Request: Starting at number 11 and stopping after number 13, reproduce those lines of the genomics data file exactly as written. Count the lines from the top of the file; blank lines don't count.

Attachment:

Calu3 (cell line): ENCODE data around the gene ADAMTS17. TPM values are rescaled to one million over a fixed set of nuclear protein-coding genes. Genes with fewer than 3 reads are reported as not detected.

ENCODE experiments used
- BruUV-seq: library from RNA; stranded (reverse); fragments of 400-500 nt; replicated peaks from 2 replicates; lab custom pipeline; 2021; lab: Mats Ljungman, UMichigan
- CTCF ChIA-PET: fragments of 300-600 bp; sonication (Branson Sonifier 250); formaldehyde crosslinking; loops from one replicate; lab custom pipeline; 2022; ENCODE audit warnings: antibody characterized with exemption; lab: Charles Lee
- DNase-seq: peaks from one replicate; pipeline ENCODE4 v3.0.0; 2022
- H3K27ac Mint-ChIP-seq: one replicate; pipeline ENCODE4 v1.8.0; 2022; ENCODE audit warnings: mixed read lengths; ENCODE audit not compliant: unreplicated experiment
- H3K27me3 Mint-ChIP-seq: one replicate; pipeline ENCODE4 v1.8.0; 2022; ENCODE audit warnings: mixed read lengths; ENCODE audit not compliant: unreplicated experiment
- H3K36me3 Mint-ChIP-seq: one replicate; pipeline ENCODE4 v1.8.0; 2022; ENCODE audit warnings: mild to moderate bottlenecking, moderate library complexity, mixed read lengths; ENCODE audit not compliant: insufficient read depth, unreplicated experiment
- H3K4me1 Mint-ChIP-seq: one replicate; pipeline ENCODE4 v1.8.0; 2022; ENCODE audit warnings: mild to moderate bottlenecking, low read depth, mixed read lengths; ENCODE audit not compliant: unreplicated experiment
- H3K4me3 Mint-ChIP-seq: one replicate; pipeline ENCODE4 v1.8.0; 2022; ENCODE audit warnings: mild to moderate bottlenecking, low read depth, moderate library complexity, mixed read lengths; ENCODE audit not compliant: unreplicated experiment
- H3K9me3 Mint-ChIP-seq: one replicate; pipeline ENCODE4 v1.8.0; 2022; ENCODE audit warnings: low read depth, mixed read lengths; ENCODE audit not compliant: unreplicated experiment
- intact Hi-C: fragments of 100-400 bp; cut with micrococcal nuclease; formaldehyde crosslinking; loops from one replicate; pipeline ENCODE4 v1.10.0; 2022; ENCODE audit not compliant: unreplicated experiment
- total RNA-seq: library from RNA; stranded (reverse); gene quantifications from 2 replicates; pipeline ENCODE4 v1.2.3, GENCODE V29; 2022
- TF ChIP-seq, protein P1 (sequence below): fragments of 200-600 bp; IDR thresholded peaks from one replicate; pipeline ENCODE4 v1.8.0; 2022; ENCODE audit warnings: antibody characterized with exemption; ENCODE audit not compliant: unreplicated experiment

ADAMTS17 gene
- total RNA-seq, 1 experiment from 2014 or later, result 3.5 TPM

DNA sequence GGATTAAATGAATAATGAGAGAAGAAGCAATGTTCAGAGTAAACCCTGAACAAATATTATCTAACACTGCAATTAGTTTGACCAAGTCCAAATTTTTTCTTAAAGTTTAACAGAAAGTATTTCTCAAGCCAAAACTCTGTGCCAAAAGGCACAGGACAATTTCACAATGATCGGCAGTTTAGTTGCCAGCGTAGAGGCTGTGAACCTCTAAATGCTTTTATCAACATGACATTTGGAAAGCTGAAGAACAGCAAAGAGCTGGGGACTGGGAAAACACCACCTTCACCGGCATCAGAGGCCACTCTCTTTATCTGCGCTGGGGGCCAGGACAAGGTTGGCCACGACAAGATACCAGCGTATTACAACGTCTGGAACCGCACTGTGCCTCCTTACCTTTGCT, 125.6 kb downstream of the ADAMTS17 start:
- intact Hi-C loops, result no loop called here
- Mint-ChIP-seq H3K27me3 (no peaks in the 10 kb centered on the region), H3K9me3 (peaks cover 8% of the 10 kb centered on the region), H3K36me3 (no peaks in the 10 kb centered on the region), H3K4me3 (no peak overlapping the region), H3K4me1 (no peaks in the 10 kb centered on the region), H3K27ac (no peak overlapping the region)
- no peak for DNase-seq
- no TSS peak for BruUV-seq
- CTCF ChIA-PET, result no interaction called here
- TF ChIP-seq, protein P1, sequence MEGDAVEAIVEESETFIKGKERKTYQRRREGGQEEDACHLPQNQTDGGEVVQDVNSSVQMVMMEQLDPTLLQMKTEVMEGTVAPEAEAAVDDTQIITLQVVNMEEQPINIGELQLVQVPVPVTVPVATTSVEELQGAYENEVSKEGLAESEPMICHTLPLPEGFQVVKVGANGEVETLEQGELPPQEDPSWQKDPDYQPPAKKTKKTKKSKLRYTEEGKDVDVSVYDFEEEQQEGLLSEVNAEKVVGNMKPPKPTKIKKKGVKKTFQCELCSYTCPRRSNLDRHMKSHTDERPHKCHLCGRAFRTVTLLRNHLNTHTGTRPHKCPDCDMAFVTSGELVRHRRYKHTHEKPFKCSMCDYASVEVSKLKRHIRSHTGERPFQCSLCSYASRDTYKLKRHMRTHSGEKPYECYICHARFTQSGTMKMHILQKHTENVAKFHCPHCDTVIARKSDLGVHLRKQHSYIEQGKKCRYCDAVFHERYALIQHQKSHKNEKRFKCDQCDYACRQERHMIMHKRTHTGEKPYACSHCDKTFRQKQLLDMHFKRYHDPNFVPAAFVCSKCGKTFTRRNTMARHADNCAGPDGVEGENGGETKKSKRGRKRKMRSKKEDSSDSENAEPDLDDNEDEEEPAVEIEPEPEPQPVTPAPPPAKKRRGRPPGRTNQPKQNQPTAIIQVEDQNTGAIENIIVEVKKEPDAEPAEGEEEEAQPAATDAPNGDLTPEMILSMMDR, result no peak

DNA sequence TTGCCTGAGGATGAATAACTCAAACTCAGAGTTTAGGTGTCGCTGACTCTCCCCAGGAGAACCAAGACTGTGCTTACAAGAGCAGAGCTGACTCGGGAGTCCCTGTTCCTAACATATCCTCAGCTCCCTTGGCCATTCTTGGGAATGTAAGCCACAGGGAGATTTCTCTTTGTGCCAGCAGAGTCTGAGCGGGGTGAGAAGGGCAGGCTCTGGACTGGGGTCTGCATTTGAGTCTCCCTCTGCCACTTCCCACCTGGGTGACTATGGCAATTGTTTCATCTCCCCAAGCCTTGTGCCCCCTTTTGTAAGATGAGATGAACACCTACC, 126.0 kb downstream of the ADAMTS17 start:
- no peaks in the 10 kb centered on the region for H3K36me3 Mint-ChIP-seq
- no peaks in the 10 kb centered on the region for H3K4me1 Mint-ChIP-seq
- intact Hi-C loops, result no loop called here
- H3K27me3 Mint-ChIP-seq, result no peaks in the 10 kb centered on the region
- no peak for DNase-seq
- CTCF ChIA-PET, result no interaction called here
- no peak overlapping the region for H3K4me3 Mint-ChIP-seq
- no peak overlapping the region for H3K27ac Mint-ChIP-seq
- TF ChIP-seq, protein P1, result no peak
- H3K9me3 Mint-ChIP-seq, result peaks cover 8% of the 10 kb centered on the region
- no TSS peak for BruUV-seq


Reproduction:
- H3K9me3 Mint-ChIP-seq: one replicate; pipeline ENCODE4 v1.8.0; 2022; ENCODE audit warnings: low read depth, mixed read lengths; ENCODE audit not compliant: unreplicated experiment
- intact Hi-C: fragments of 100-400 bp; cut with micrococcal nuclease; formaldehyde crosslinking; loops from one replicate; pipeline ENCODE4 v1.10.0; 2022; ENCODE audit not compliant: unreplicated experiment
- total RNA-seq: library from RNA; stranded (reverse); gene quantifications from 2 replicates; pipeline ENCODE4 v1.2.3, GENCODE V29; 2022